As stable becomes sexy in Asia’s real estate markets, Blackstone is teaming up with the family controlling the sponsor of a Singapore-listed REIT for a S$700.3 million ($524.5 million) offer to buy out the industrial real estate trust.
Funds controlled by Stephen Schwarzman’s private equity giant are making a joint offer with Soilbuild Group executive chairman Lim Chap Huat to purchase the units in Soilbuild Business Space REIT not controlled by Lim and his family, according to an announcement to the Singapore exchange.
Soilbuild REIT owns 10 properties in Singapore and another three in Australia, with the manager of the trust presenting the buyout as a way to achieve value for unit-holders in a trust that has struggled to grow to a scale attractive to traders in the city’s fragmented industrial REIT market.
“Notwithstanding the board and management team’s efforts to maximise value for SB Unitholders over the years, the SB Unit price has implied a high yield and was further impacted by the COVID-19 pandemic,” Chong Kie Cheong, chairman Soilbuild REIT’s manager said in a statement. “After considering the uncertainty of a global recovery and the merits of this proposed Trust Scheme, we believe it represents a credible offer in the face of challenging market conditions and would like to present it to SB Unitholders for their consideration.”
Offering a 35% Premium
Blackstone and the Lim family are offering Soilbuild REIT unitholders S$0.55 in cash per unit of equity in the trust, which holds four suburban office assets and another 9 industrial properties. The offer represents a 34.5 percent premium over the volume-weighted average price of Soilbuild REIT shares traded over the last month and a 29.1 percent premium above its trading level over the last year.
“We believe Blackstone’s proposal is also the most credible and offers the greatest deal certainty in terms of timing and execution, and is backed by Blackstone’s strong track record of successful privatisations, as well as the opportunity to place the assets under the stewardship of one of the most experienced real estate investors and operators in the world,” Lim Chap Huat, executive chairman and co-founder of Soilbuild Group Holdings Ltd, which controls the REIT’s manager said in a statement.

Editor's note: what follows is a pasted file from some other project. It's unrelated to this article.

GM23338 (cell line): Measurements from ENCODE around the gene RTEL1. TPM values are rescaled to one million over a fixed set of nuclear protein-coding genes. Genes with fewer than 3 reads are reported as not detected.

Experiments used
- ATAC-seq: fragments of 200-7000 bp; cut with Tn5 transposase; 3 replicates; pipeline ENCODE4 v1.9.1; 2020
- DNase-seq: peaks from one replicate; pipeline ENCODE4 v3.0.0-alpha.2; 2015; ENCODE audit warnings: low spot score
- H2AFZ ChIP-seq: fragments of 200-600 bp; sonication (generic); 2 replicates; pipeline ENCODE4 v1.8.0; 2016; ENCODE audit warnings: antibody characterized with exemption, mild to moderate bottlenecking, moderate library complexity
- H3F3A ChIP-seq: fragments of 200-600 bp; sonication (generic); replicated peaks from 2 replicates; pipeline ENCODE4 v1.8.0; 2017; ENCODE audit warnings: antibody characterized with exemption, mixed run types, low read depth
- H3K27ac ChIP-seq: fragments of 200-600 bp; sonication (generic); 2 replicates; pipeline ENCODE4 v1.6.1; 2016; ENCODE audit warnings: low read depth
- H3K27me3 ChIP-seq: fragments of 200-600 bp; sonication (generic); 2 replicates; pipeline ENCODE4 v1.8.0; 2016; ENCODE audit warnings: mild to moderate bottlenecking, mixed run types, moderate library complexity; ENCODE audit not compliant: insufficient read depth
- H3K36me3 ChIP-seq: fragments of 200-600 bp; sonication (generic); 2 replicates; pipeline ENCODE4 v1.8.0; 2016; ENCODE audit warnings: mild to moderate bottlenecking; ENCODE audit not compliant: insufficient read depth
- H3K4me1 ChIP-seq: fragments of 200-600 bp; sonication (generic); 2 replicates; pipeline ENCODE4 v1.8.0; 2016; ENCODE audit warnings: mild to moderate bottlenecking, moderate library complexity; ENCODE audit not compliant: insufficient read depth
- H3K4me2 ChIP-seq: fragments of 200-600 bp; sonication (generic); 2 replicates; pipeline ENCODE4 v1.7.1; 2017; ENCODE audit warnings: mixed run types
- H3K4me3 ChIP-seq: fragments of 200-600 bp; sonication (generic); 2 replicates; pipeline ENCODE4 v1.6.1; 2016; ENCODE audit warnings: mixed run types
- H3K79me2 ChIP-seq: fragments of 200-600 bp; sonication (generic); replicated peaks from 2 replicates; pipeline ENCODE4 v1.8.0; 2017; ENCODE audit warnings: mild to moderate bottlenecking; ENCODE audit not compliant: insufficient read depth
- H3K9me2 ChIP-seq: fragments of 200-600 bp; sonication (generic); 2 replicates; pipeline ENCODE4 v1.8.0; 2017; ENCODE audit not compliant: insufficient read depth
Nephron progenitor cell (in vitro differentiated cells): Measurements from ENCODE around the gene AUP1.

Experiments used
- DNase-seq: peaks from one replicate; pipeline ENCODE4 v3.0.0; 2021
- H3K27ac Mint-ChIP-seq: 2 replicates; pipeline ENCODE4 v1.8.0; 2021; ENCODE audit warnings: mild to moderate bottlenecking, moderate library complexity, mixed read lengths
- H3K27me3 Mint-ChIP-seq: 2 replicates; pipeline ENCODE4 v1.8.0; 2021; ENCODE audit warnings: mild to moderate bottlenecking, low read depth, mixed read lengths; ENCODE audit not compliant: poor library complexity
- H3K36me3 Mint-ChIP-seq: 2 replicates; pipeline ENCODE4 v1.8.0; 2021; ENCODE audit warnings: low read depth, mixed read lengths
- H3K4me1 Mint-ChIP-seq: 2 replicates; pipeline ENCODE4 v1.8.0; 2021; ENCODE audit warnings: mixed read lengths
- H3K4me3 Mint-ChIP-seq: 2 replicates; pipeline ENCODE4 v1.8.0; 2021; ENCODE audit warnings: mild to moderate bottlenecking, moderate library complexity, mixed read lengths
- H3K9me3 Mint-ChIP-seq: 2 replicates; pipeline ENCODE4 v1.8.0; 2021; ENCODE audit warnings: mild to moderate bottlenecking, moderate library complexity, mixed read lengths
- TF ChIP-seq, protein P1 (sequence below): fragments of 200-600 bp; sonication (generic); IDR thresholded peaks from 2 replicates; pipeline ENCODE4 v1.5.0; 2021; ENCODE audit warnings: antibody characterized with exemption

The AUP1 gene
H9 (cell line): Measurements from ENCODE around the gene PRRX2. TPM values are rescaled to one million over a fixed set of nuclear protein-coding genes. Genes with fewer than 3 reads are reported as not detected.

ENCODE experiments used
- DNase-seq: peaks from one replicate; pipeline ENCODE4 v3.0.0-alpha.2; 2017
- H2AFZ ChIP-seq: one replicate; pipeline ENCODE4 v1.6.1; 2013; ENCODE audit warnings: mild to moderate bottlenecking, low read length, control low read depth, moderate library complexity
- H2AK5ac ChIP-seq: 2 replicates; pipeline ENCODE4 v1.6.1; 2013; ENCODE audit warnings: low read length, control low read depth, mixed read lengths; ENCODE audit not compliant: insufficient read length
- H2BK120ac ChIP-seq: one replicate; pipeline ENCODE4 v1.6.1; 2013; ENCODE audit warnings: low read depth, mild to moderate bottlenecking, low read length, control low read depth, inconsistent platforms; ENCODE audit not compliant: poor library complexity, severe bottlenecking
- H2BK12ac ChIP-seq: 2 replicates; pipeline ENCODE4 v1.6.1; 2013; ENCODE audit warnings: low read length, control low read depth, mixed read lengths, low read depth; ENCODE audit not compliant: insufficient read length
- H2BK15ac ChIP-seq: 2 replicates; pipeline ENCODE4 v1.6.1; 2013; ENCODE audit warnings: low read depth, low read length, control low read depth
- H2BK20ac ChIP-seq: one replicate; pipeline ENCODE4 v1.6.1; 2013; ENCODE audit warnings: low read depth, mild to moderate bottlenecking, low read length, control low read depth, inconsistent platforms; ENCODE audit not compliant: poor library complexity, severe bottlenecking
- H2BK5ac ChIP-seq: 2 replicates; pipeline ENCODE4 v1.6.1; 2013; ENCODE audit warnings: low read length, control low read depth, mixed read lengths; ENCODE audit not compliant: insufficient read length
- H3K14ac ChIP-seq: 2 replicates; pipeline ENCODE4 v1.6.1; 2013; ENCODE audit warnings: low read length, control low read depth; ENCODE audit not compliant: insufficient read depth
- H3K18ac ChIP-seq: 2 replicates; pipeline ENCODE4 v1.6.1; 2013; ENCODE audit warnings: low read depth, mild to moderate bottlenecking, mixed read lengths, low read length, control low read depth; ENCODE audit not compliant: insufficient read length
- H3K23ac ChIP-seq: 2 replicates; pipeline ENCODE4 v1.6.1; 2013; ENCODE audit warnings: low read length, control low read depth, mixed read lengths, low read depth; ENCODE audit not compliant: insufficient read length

Lim and his family owned a total of 30.28 percent of the shares in Soilbuild REIT as of 14 December. The holding company which Blackstone set up with the Lim family for the purposes of the proposed buyout is 69.72 percent owned by funds managed by the private equity firm, with the remainder belonging to Lim Chap Huat.
The buyout plan, which is subject to approval by Soilbuild REIT unitholders, is expected to be completed by March 2021. Among the significant minority unitholders in Soilbuild REIT are US asset managers BlackRock and Vanguard, as well as Schroders of the UK and Deutsche Asset Management.
The buyout offer represents a multiple of 0.98 to 1.00 times the adjusted net asset value of the trust, which totalled just over S$699.2 billion as of 30 September, according to a set of independent valuations
Splitting Off Aussie Assets
As part of the buyout transaction, Blackstone is offering to take over Soilbuild REIT’s Australian properties, which include office assets 14 Mort Street in Canberra and 25 Grenfell Street in Adelaide. The trust also owns an industrial building in Adelaide, with the entire Aussie segment of the portfolio carrying a book value equivalent to S$102.7 million as of 30 September, according to the statement.
As a condition precedent to the trust buyout, Blackstone has agreed to purchase the Australian assets for around S$25.4 million less than their book value, according to the statement.
In Soilbuild REIT’s Singapore portfolio, the most valuable asset is the 442,755 square foot (41,133 square metre) Solaris business park property in the city’s One North district, which is worth S$377.5 million. The trust also holds the Eightrium, a 177,745 square foot building in Changi Business Park on the east coast, valued at S$95.5 million.
Also adding to the REIT’s appeal is West Park BizCentral, an 11-storey combined workshop and tech park project in western Singapore’s Jurong area, which is valued at S$295.5 million.
By value, 53 percent of Soilbuild REIT’s assets are industrial, with the remainder in business parks.
Buying a Slice of Singapore
Adding to Soilbuild REIT’s appeal is that some 83 percent of its asset value is within Singapore.
With the COVID-19 virus having disrupted property markets around the region this year, a survey of Asia Pacific real estate professionals published by the Urban Land Institute last month identified Singapore as the top city in the region for property investment prospects for the second year in a row.
A report based on the survey by the real estate industry group pointed to Singapore’s ability to attract new investors and corporate occupiers thanks to its neutrality.
The country is also expected to benefit both from Chinese investors setting up regional offices in the region and by potentially receiving “more investment from global financial services and asset management firms that may opt to avoid current uncertainties in Hong Kong.”
Note: this story updates an earlier version to show that Soilbuild REIT owns nine industrial properties. This version also clarifies that Blackstone is offering to purchase the REIT’s Australian assets at a discount.